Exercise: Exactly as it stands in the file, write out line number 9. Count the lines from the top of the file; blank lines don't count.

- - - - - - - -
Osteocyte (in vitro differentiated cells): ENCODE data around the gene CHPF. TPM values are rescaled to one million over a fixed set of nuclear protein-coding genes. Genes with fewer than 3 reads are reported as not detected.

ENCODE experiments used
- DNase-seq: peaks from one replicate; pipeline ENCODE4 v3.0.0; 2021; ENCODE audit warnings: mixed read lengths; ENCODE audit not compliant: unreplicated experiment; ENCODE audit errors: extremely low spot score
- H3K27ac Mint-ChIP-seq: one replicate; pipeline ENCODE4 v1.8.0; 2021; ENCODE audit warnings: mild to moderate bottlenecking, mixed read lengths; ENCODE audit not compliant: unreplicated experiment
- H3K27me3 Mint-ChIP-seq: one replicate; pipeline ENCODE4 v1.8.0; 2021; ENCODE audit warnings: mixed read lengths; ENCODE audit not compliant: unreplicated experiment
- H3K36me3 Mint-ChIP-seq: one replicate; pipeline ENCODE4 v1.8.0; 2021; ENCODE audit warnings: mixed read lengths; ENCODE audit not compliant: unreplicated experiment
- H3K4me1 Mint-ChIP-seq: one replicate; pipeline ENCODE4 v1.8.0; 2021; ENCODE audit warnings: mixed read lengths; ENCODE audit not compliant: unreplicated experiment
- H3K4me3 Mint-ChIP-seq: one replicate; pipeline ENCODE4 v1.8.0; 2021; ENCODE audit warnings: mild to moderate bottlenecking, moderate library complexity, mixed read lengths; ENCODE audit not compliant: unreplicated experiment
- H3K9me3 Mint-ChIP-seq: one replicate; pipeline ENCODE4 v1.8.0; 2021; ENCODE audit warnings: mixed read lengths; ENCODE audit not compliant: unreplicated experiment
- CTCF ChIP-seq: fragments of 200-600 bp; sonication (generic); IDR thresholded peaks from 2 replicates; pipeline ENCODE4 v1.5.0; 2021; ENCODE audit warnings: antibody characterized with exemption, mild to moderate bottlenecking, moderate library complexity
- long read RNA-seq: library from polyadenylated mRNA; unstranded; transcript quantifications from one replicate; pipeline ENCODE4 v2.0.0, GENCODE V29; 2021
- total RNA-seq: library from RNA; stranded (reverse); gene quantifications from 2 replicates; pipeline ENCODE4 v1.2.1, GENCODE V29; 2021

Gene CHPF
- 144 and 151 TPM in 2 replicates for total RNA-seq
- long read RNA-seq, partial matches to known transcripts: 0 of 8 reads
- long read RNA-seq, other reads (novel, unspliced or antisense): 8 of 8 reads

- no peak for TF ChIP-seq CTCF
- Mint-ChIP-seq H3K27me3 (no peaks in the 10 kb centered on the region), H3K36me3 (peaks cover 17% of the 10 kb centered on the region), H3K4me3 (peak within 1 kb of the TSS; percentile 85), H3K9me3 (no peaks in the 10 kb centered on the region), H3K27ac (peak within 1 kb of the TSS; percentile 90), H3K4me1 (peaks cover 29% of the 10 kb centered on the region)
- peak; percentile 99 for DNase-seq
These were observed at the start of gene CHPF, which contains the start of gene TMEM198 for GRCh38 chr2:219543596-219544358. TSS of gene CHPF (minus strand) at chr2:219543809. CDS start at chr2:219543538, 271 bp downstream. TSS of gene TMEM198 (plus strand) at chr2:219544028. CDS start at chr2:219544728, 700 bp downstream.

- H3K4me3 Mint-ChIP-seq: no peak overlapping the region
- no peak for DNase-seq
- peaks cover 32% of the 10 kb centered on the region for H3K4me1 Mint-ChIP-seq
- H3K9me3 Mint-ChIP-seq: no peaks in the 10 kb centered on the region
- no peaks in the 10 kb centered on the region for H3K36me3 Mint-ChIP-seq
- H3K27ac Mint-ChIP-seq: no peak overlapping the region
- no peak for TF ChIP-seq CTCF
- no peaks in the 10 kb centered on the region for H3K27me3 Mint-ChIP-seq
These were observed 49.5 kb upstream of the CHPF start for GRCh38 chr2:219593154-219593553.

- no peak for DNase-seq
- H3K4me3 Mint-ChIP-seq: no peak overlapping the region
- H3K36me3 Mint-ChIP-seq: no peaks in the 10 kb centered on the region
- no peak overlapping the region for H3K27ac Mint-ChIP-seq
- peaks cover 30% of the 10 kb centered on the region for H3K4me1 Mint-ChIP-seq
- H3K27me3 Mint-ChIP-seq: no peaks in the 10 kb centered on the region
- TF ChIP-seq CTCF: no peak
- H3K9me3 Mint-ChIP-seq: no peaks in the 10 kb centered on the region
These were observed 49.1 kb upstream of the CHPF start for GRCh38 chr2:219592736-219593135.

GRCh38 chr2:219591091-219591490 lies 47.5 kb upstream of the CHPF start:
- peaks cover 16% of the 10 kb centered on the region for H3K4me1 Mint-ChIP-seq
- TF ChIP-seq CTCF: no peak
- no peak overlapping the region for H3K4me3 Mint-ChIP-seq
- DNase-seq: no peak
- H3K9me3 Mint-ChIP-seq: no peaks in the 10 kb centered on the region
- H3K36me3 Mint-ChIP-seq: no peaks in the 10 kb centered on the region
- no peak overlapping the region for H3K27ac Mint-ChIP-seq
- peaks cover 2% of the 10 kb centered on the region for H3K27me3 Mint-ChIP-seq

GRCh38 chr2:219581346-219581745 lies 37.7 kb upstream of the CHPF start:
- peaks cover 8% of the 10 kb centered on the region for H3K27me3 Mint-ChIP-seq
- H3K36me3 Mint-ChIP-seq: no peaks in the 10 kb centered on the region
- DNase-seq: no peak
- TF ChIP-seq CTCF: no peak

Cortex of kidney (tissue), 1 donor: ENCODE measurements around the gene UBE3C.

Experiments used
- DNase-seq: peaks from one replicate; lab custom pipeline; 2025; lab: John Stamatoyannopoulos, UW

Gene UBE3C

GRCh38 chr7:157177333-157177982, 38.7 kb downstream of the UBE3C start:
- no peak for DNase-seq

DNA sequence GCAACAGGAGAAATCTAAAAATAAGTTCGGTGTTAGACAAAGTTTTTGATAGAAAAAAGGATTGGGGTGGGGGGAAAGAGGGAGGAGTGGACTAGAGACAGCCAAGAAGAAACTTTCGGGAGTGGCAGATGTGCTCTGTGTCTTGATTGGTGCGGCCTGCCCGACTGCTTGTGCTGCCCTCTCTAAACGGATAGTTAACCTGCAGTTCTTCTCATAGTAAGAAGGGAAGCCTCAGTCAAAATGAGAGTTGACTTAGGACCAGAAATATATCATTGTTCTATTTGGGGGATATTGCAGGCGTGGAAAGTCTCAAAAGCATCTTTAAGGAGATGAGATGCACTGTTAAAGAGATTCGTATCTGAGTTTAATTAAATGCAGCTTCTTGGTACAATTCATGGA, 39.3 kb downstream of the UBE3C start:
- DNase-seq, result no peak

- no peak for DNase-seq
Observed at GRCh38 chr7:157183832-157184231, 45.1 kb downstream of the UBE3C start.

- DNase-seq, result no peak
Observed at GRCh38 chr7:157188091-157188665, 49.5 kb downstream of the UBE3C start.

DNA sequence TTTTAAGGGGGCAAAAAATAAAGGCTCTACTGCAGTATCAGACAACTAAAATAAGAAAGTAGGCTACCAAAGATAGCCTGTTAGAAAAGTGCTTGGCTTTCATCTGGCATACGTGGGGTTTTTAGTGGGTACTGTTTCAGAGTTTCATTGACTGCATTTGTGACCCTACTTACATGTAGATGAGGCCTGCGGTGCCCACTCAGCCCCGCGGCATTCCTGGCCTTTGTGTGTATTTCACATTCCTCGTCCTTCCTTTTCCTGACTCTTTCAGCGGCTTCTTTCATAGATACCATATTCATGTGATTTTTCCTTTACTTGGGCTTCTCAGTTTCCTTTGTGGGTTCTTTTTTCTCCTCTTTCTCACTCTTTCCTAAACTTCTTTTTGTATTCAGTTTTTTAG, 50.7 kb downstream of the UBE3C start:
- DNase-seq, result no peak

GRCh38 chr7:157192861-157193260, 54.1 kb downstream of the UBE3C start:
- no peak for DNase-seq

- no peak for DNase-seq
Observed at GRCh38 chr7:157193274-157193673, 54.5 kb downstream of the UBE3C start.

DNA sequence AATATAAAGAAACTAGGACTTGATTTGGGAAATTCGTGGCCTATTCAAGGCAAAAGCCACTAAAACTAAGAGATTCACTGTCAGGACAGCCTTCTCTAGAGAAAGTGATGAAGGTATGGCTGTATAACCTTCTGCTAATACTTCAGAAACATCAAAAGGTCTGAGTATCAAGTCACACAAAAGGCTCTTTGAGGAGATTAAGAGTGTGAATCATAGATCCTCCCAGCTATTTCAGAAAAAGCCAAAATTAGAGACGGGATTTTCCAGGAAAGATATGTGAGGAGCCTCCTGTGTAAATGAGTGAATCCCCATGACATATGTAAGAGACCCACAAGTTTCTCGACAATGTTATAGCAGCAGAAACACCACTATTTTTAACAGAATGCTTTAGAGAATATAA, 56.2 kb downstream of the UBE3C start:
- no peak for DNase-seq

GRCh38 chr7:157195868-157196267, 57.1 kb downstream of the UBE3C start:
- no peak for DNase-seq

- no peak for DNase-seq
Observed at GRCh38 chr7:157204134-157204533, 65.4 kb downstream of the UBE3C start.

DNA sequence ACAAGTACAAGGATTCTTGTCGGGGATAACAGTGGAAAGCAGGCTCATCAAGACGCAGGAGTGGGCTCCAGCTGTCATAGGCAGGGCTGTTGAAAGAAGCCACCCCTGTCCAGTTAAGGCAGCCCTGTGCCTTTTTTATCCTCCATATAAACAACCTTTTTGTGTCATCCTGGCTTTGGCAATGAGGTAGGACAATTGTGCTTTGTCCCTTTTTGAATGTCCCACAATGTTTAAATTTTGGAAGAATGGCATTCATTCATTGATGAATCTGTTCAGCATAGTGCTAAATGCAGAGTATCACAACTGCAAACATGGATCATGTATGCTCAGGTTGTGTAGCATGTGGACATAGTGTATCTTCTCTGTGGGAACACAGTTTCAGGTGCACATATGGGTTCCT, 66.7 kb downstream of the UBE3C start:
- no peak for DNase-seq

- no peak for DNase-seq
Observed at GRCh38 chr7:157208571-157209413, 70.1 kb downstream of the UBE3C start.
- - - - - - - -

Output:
- H3K9me3 Mint-ChIP-seq: one replicate; pipeline ENCODE4 v1.8.0; 2021; ENCODE audit warnings: mixed read lengths; ENCODE audit not compliant: unreplicated experiment